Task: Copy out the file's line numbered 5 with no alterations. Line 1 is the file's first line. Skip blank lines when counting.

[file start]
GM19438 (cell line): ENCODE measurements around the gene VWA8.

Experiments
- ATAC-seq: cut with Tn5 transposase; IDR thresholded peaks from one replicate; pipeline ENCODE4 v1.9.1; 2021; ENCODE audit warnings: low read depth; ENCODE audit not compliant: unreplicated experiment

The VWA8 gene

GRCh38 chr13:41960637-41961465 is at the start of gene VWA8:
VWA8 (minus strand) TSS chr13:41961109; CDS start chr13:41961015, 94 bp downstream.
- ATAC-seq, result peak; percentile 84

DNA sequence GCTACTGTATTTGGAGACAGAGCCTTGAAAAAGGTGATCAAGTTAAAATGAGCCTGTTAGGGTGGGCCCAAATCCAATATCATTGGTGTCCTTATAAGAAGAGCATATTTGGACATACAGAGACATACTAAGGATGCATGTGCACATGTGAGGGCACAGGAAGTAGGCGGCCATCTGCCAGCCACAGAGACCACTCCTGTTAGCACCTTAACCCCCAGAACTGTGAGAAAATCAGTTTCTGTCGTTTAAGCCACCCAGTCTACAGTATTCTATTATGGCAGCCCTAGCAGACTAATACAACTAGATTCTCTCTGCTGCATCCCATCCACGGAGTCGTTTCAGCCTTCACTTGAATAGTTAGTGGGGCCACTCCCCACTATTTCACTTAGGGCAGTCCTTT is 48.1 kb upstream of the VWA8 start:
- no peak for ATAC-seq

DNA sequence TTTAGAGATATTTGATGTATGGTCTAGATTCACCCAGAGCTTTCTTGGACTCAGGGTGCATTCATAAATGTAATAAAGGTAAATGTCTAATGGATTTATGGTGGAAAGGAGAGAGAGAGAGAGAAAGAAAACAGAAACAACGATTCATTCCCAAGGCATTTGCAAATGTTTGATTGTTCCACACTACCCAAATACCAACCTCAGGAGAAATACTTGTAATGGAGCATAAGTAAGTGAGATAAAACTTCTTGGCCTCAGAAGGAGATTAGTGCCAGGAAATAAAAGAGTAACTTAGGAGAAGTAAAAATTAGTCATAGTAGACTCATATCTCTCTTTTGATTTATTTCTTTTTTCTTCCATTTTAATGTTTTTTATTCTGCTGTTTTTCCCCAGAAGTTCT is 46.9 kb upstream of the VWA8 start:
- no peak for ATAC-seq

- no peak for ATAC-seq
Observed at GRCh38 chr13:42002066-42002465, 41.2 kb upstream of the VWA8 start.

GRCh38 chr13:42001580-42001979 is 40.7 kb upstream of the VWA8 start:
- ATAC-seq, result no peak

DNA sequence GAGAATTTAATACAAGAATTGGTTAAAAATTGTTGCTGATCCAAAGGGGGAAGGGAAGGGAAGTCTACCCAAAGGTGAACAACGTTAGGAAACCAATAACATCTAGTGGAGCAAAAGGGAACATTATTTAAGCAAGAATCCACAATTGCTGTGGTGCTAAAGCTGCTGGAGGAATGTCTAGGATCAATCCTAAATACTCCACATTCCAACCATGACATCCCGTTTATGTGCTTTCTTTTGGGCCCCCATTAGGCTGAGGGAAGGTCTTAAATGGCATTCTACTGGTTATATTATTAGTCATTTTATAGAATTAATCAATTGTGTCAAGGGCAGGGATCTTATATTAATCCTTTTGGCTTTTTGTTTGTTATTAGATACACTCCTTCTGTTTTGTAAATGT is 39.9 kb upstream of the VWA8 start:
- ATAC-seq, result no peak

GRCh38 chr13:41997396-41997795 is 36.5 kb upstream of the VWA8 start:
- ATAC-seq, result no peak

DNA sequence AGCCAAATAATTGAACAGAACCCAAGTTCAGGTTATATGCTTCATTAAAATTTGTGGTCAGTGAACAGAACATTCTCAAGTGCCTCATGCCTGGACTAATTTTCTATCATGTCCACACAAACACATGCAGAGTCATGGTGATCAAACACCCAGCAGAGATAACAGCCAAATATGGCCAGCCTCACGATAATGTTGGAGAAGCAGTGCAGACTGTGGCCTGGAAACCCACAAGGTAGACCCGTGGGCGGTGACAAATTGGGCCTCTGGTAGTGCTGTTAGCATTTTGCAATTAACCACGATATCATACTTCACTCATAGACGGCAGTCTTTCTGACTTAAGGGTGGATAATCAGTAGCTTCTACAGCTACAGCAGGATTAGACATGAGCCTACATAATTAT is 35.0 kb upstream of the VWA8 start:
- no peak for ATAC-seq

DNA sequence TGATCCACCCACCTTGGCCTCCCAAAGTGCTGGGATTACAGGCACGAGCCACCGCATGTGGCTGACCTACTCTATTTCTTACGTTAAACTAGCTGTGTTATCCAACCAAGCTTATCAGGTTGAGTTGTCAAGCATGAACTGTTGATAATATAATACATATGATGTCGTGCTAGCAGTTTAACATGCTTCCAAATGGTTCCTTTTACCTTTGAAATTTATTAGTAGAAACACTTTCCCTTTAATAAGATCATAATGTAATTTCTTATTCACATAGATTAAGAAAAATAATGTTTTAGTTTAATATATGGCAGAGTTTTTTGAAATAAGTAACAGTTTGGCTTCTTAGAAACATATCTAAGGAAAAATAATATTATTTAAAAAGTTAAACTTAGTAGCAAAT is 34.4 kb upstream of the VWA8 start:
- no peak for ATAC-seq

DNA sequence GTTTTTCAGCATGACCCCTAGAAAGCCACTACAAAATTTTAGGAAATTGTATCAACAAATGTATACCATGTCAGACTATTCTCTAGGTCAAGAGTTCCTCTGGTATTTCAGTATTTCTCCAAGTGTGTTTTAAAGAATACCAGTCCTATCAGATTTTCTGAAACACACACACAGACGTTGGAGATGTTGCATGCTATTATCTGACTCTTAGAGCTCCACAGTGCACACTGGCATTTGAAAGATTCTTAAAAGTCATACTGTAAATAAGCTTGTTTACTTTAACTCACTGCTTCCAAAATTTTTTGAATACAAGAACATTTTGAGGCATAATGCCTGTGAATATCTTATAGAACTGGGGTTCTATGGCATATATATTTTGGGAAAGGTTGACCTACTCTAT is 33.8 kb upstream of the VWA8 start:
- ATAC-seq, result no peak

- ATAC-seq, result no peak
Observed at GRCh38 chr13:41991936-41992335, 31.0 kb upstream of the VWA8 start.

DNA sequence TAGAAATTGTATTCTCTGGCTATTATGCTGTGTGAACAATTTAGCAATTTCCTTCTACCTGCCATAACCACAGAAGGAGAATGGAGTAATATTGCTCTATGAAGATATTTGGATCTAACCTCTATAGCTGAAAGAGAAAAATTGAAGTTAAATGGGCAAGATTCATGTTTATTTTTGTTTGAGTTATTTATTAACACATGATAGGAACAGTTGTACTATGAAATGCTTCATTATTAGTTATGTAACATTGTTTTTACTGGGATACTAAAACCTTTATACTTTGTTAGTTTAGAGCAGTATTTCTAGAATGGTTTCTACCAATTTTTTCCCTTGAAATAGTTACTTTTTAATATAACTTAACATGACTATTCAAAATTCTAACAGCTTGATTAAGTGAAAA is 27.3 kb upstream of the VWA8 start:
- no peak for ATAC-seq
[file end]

GRCh38 chr13:41960637-41961465 is at the start of gene VWA8: